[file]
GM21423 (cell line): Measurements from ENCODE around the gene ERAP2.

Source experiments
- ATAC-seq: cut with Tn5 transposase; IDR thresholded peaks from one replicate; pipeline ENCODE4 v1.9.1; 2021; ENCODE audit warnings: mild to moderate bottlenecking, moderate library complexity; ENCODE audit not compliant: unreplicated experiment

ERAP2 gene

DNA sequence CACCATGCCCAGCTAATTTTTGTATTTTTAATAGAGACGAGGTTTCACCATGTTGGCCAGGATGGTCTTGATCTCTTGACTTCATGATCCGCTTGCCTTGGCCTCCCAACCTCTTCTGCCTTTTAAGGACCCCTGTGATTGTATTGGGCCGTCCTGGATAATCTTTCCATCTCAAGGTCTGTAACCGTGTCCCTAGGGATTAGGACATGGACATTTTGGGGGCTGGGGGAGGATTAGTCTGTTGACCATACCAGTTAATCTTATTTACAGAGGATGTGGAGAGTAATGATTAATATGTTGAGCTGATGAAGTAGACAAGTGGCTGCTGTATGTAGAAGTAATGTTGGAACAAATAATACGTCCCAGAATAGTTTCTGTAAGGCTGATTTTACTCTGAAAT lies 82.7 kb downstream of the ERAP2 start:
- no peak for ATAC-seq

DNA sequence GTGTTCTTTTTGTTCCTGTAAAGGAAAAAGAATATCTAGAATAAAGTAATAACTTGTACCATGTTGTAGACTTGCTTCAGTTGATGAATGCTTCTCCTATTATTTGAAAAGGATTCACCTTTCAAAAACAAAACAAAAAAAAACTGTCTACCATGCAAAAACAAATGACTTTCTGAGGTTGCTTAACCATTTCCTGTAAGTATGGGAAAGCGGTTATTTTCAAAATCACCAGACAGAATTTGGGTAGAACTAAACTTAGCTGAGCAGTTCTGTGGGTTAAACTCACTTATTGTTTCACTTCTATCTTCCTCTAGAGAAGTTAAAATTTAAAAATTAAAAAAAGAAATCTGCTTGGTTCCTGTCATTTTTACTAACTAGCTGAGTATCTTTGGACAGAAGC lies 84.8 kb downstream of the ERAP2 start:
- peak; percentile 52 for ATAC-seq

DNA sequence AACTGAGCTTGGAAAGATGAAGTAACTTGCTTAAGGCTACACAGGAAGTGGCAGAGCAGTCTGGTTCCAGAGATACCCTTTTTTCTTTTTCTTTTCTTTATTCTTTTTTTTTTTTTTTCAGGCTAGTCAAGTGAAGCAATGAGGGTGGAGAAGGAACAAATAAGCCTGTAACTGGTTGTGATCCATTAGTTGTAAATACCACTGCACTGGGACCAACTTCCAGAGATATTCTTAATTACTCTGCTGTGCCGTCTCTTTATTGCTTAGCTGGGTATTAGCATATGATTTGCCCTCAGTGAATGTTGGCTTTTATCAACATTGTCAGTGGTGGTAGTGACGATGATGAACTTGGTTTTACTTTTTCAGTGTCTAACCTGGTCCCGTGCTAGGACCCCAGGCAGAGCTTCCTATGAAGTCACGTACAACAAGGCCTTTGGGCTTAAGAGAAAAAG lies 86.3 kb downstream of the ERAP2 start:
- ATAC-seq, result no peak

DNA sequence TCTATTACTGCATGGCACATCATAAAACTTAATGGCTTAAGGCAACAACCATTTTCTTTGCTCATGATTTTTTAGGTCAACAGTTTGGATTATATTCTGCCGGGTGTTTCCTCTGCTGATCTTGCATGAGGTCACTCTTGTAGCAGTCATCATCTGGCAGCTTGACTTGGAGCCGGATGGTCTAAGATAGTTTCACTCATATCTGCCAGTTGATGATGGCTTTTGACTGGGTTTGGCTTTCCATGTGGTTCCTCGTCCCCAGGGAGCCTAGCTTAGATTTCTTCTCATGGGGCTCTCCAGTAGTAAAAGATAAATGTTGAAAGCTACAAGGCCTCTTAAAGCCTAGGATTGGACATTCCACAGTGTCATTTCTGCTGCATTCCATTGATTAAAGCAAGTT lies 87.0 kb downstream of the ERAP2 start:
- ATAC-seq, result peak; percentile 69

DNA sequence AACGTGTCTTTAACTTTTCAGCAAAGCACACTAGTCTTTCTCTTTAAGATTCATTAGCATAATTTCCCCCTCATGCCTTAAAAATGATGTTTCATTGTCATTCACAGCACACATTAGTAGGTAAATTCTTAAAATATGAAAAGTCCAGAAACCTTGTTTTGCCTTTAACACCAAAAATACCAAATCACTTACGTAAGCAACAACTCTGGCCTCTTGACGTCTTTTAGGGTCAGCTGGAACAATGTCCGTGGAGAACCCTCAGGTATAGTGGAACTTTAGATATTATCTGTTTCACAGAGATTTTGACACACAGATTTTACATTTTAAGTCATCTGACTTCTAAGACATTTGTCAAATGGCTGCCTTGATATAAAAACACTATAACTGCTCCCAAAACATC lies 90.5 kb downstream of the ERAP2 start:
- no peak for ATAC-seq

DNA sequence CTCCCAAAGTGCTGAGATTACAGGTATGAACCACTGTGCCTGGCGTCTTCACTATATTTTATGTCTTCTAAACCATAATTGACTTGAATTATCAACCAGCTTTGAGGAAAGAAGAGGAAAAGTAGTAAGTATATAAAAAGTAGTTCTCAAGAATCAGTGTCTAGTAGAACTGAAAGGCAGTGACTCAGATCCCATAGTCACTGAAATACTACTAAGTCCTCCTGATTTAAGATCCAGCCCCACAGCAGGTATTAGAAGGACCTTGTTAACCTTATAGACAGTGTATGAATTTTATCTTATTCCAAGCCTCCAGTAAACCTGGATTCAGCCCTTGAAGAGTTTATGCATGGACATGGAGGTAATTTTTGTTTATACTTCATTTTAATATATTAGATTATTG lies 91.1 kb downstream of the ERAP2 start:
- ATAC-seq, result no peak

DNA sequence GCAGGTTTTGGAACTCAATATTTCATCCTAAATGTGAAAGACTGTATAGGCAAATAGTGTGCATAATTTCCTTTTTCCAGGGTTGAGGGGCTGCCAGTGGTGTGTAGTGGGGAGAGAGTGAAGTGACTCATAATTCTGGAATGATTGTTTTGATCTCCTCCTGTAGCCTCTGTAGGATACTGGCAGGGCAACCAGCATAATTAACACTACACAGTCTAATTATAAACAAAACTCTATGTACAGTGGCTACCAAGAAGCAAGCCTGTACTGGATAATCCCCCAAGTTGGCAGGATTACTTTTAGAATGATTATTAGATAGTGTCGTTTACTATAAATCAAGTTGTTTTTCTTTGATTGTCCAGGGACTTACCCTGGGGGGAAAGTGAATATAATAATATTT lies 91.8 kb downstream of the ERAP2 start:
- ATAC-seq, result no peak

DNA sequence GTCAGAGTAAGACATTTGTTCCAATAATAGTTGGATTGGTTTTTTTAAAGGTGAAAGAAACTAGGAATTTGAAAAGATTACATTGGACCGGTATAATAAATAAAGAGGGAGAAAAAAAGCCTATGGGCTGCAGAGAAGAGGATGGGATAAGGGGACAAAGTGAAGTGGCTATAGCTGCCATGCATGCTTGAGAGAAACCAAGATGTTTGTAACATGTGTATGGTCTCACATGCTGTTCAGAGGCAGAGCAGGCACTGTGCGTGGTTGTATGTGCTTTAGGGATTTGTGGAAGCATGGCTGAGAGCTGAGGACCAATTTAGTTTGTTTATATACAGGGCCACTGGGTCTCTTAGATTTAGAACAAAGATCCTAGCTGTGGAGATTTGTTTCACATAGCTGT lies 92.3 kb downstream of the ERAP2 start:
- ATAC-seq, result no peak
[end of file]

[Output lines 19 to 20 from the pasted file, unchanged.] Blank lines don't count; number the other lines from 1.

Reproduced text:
DNA sequence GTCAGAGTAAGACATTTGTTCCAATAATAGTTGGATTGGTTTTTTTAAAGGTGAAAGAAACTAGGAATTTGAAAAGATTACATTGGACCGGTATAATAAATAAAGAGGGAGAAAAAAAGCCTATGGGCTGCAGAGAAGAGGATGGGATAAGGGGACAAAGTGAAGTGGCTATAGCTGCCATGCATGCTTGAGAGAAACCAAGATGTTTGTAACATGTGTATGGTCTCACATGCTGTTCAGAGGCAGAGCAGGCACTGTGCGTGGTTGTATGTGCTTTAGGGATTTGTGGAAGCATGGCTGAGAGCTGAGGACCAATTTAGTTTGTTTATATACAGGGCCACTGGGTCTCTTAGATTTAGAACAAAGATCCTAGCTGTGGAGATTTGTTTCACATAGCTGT lies 92.3 kb downstream of the ERAP2 start:
- ATAC-seq, result no peak